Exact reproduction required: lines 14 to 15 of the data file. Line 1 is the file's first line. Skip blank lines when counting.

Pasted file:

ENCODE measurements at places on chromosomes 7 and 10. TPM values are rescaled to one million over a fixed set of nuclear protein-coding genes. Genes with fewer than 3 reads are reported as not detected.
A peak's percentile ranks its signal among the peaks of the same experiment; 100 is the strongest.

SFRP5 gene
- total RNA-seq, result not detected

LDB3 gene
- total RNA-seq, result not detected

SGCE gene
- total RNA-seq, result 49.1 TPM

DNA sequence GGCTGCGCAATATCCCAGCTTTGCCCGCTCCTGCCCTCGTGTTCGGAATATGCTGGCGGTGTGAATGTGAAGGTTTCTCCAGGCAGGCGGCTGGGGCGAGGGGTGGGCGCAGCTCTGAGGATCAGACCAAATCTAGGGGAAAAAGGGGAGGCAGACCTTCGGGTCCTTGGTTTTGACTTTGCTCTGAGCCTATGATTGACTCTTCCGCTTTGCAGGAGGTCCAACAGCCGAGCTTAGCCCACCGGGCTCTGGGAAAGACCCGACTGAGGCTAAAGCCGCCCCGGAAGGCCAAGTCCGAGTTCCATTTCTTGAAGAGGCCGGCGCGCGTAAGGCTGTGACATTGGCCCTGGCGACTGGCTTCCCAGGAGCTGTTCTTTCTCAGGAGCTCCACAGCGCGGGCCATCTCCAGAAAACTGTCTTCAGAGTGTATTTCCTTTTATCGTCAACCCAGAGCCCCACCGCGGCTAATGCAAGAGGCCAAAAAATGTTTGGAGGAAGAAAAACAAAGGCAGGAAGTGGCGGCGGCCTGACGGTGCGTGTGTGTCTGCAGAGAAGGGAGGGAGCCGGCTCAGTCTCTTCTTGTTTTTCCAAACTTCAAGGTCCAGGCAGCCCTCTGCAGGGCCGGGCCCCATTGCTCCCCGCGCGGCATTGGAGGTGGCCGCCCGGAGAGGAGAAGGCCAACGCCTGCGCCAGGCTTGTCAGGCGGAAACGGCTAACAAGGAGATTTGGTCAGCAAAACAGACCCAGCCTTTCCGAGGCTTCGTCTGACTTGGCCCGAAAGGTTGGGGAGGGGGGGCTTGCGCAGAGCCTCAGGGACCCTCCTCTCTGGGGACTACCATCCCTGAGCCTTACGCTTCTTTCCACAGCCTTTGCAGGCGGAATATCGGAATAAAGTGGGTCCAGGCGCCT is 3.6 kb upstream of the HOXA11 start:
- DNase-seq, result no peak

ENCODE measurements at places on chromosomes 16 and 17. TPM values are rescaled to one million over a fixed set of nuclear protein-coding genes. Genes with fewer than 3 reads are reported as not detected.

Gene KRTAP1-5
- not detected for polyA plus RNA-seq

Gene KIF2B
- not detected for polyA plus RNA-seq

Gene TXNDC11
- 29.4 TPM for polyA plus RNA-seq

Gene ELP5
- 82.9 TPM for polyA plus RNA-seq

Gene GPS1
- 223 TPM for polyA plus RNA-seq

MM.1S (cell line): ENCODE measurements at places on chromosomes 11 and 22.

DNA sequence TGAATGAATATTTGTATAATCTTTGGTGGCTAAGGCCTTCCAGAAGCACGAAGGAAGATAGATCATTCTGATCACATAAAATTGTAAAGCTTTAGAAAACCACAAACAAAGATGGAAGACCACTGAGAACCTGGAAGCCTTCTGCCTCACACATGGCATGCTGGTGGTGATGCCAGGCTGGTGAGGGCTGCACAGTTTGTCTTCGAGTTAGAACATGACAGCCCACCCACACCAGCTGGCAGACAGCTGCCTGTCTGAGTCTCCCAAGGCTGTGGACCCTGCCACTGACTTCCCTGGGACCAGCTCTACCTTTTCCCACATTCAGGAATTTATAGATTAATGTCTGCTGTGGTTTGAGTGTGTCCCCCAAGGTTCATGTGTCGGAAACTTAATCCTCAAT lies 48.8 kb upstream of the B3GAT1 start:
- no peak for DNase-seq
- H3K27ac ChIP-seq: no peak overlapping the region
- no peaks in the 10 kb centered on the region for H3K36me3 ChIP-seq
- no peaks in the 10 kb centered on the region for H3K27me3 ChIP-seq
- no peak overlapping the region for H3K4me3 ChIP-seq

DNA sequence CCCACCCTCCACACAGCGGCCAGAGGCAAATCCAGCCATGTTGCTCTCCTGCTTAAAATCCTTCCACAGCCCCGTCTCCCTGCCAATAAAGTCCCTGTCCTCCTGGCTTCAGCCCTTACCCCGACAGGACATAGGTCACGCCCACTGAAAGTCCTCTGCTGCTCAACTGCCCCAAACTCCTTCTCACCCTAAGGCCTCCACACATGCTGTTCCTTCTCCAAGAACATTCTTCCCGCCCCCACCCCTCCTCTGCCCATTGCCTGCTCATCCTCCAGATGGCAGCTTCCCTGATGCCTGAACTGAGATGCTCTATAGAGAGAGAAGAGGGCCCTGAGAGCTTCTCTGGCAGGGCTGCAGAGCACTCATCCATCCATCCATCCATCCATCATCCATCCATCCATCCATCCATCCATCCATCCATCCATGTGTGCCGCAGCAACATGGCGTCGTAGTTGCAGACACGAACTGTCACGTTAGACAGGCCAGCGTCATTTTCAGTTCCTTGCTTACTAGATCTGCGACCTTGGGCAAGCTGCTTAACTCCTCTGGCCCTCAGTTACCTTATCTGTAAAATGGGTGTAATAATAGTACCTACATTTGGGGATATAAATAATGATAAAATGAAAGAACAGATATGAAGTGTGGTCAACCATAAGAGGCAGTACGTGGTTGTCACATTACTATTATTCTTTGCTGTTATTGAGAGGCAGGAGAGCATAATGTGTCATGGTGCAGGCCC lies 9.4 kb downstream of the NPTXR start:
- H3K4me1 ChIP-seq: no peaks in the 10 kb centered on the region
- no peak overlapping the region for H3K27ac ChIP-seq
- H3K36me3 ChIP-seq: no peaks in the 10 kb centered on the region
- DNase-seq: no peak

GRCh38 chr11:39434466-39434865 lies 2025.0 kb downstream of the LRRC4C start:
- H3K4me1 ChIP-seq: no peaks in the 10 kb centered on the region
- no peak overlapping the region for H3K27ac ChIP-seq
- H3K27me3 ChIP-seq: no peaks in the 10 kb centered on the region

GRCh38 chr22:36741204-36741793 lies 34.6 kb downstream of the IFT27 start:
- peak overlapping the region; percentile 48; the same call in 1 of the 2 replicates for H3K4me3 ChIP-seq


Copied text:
Gene KIF2B
- not detected for polyA plus RNA-seq